The effect of such a coming before God, the God of holiness, cannot but have a good effect on your heart and conduct all through the day.  Just in proportion as your prayer has been a real exercise in the presence of the Most High, will it be seen in your feelings, words, conduct, through the day.  Here is found the failing of mere formal prayers.



“Prayer is with the Moslem (says another traveller) a simple performance.  He does it as he eats, sleeps, or dresses.  All alike are matters of routine, and of like moment.  The Moslem merchant will lie and cheat, and swear and pray, and lie and cheat, and swear again, and these are all (like different scenes in the same drama) quite in their places.  The feelings are not in the least shocked by thus mixing up things sacred and profane; and the simple reason is, there is no sacredness in their prayers.  A Moslem emir or pasha will issue his orders for oppression and savage cruelty, and even murder, and when the Muezzin-call is heard, will calmly spread his carpet, stroke his beard, and engage in the exercise of prayer, with a serenity, and (we may add) with a solemnity of countenance, that is altogether wonderful: and when the performance is at an end, he is ready to despatch the same routine of business over again



“It is never deemed necessary to the efficacy of prayer to have the mind composed, or the thoughts turned heavenward.  Prayer is not in the least out of place in the midst of a manifest attempt at fraud and open robbery: nay, the Arab will imbrue his hands in a brother’s blood, and while the crimson stain is yet fresh, he will lift them up in adoration of the God of peace and love!” – Porter’s Damascus, pp. 141, 212.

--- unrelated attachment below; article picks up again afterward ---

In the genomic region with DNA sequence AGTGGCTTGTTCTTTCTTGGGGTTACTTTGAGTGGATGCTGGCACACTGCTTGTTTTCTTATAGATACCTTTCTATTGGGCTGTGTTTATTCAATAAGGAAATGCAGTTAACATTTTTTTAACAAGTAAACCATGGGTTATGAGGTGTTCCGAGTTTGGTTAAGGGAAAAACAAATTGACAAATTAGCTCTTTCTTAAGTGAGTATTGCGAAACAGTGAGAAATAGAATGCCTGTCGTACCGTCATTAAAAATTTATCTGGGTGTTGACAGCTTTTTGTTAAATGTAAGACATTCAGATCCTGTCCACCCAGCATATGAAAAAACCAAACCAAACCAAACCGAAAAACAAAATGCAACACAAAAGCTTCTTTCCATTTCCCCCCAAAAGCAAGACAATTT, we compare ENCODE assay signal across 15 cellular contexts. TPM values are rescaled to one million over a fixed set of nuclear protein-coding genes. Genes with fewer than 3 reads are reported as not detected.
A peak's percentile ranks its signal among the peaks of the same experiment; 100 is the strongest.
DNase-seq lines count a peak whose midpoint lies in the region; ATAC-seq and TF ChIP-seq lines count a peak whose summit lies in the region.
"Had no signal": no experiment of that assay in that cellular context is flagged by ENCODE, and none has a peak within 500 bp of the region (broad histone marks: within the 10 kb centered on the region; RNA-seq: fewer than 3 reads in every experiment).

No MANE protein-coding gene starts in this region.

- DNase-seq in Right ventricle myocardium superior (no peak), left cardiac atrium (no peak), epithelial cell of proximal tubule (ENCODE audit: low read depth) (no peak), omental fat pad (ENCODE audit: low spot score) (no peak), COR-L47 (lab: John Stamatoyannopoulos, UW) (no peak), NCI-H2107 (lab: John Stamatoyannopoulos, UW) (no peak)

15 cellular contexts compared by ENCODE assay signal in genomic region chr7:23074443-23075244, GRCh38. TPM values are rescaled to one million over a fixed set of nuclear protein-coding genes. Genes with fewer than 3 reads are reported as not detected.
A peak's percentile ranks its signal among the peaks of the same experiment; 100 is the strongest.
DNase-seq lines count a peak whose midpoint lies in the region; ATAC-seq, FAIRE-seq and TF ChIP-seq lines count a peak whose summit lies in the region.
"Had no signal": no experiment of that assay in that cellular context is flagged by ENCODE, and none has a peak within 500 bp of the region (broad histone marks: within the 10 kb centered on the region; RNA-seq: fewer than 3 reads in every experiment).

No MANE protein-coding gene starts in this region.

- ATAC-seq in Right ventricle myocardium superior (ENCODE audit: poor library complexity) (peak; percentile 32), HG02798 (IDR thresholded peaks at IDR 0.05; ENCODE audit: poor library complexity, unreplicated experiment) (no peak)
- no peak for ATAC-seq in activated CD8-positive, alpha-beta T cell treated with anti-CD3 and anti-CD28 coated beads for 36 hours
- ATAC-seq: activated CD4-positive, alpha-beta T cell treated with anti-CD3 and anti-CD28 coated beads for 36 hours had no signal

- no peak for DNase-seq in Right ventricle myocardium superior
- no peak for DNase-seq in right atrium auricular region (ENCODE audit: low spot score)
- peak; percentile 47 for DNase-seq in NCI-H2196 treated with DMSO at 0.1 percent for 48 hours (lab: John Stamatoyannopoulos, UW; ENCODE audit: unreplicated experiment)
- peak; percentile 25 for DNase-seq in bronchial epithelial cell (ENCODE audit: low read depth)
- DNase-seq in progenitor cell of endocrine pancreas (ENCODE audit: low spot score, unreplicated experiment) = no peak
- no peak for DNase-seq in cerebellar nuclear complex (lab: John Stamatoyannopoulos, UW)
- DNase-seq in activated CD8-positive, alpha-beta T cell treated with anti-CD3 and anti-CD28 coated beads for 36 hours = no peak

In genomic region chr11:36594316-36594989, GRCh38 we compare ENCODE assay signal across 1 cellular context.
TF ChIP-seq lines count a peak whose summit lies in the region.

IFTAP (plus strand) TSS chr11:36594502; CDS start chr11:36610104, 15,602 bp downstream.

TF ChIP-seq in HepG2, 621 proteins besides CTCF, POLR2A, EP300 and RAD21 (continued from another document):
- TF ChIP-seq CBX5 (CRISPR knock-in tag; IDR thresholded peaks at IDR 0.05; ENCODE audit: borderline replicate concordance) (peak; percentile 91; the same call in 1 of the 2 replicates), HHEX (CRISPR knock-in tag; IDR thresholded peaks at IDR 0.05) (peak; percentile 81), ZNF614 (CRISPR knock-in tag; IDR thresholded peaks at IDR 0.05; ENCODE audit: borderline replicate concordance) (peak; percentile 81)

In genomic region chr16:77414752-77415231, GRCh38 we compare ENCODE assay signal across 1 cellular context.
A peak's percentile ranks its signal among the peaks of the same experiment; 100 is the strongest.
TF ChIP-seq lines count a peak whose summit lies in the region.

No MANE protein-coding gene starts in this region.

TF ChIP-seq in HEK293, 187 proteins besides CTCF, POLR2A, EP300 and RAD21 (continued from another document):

How much even nominal Christians have gained of light and morality from the knowledge of the words and precepts of Jesus



Then follows the promise.



“Thy Father which seeth in secret shall reward thee



This is a wonderful promise.  Its force is quite passed by.  But  ’tis worthy of deep regard.



’Tis wonderful! Suppose there were in Norwich a storehouse at which the poor might make daily application for coals and candles, for tea and sugar, for flour and meat, clothes and money - a building whence their wants were supplied without payment, - would it not be considered a great, a surprising boon!  Would it not be thought, that the parties receiving such constant exhibitions of kindness from a wealthy gentleman, would be deeply indebted to him; and ought to express their gratitude for so princely an expenditure on their necessities!



It would scarcely enter any one’s head, that bounty could go further.  It would be deemed a wild absurdity for any poor widow, who was standing at the office window some hour or more every day, while she was uttering her wants, and receiving what she asked, at the year’s end to be expecting to be paid by the benevolent man for the time she had spent in putting up her petitions at his office window! We should resent such a thought, as the extravagance of folly!



But here the greatness of God’s grace promises that very thing.  Prayer daily makes us more and more indebted to God.  Each answer is a ship arriving from India, putting into port laden with good things for us.  We ask for peace, and we get it.  We petition for supply of our need in money, it comes.  We ask for relief in pain, ’tis granted.  We supplicate for the life, the salvation of some one dear to us: ’tis given.  With these gifts our obligations deepen.  We are more and more in debt to God.